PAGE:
“She made a mistake. She accepts it, learned from it and the court has punished her for it. Please don’t take away this previously unblemished career.” Elston wore her Pc’s uniform for the hour-long hearing but did not speak.

Assistant Commissioner Helen King concluded that she breached standards of honesty, saying her conviction and comments by the judge meant she could no longer work for the Met. She added: “I must also consider the aggravating factors and what Londoners rightly expect from the force.”

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Uber launches legal action over new London taxi rules

Posted by admin on August 21st, 2016

Source: CityA.M

Uber has launched legal action against London’s transport regulator over new rules that threaten to limit its business in the capital, City A.M. can exclusively reveal.

The billion-dollar startup is seeking a judicial review to halt the introduction of new rules it claims are too strict.

Transport for London set out new regulations earlier this year after a wide-ranging consultation of the taxi and minicab industry following a long-standing feud between Uber and London’s black cab drivers.

The initial regulation was previously welcomed by Uber, but in recent months the details of the rules have become too onerous, Uber claims. Now, Uber is pursuing legal action over the matter, filing official papers with the courts this week after sending a so-called letter before action to TfL.

TfL said it would defend the legality of the new regulations. “We responded to Uber’s letter and will be robustly defending the legal proceedings brought by them in relation to the changes to private hire regulations,” a TfL spokesperson told City A.M. “These have been introduced to enhance public safety when using private hire services and we are determined to create a vibrant taxi and private hire market with space for all providers to flourish.”

Uber is challenging four of the new rules; requiring written English tests for drivers, having to locate its customer service call centre in London, requiring insurance that covers drivers when they are not working and having to alert TfL of changes to its business model or app.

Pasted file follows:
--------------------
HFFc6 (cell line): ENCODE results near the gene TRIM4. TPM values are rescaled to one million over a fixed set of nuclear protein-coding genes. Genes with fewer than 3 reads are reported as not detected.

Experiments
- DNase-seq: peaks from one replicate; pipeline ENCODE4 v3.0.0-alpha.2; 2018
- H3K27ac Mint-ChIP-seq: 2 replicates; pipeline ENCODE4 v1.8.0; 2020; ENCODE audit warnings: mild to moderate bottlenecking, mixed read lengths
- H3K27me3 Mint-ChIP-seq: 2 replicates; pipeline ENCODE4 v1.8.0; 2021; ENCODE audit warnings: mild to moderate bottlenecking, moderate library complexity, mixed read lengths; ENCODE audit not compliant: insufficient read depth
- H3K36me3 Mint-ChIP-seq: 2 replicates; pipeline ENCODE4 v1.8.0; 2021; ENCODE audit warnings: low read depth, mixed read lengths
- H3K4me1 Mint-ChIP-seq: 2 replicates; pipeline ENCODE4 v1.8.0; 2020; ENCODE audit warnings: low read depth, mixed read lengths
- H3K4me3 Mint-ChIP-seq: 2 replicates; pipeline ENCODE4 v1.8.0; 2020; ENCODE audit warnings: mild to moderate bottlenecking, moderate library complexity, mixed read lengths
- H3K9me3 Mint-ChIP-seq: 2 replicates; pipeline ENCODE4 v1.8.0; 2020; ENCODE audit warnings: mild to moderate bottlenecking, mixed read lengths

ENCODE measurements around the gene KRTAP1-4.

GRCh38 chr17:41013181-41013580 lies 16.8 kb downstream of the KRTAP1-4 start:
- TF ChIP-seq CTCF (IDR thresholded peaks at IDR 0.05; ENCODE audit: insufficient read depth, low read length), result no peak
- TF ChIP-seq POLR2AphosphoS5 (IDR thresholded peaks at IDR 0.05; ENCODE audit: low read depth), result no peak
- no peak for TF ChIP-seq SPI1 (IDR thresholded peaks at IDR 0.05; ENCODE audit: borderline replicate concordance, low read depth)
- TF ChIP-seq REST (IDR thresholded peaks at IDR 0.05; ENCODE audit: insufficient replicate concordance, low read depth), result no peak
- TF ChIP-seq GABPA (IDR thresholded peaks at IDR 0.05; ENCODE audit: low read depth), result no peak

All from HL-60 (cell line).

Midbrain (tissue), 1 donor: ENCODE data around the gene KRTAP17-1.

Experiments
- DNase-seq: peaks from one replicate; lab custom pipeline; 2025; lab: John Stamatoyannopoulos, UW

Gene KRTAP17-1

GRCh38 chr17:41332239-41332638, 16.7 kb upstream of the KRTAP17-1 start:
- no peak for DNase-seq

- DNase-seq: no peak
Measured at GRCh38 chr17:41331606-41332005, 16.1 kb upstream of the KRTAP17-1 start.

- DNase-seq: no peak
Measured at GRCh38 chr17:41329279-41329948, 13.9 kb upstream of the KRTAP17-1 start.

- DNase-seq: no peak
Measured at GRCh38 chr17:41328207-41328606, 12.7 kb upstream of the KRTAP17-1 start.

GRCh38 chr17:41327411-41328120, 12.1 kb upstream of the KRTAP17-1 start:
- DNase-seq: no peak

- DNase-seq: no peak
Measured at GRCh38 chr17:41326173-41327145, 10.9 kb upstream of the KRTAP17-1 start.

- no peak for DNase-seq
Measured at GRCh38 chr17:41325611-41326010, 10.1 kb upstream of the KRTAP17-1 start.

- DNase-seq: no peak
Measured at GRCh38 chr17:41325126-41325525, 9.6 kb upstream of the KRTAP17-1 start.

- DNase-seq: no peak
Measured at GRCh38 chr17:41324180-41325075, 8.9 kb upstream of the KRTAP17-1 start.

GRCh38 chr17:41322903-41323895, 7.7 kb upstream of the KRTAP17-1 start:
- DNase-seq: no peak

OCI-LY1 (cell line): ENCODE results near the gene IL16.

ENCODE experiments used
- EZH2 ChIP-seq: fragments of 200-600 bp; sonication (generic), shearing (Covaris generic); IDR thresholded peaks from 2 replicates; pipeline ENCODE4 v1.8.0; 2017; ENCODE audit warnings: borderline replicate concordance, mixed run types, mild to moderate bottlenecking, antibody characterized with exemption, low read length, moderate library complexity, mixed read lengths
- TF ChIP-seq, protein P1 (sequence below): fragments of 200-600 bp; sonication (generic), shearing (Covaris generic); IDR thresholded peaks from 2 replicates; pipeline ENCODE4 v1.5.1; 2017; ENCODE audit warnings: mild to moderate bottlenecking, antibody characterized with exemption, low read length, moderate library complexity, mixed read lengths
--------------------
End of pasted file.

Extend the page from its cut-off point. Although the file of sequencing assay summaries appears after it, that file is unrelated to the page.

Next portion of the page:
It last week rallied customers to contact the mayor of London urging him to review the regulation while business leaders and entrepreneurs have also written to Sadiq Khan asking him to rethink the rules, raising concerns that the red tape could stifle innovation and London’s digital economy in the wake of Brexit.

It comes as the mayor promised to make new plans for the future of the taxi and minicab industry in the capital. A spokesperson for the mayor said: “Sadiq has asked his team to produce a comprehensive new strategy that will herald in a new era for the capital’s taxi and private hire trades.

“Further details will be released later this year of a plan that will deliver radical improvements for customers, a boost to safety, support for the taxi trade and further improve the quality of service offered by the private hire trade. There will also be a concerted effort to make London’s taxi fleet the greenest in the world.”

City Hall would not be drawn on whether this would include reviewing the new regulations, agreed under former mayor Boris Johnson. Tom Elvidge, general manager at Uber London, said: “This legal action is very much a last resort. We’re particularly disappointed that, after a lengthy consultation process with Transport for London, the goalposts have moved at the last minute and new rules are now being introduced that will be bad for both drivers and tech companies like Uber.”

London’s cabbies, who believe the new rules do not go far enough, have also backed Uber’s call for a rethink, indicating the black cab trade stood to gain from a more favourable outcome. The head of the London Taxi Drivers Association Steve McNamara on Monday said he was confident Khan would do “what’s right for London”.

Other minicab firms in the capital have backed the new regulation, however. Addison Lee chief executive Andy Boland said: “Having previously backed the proposals it’s hard to understand Uber’s resistance to implementation of these new regulations. The whole industry was fully involved in the consultation and there is a strong belief that they will benefit both passengers and drivers.”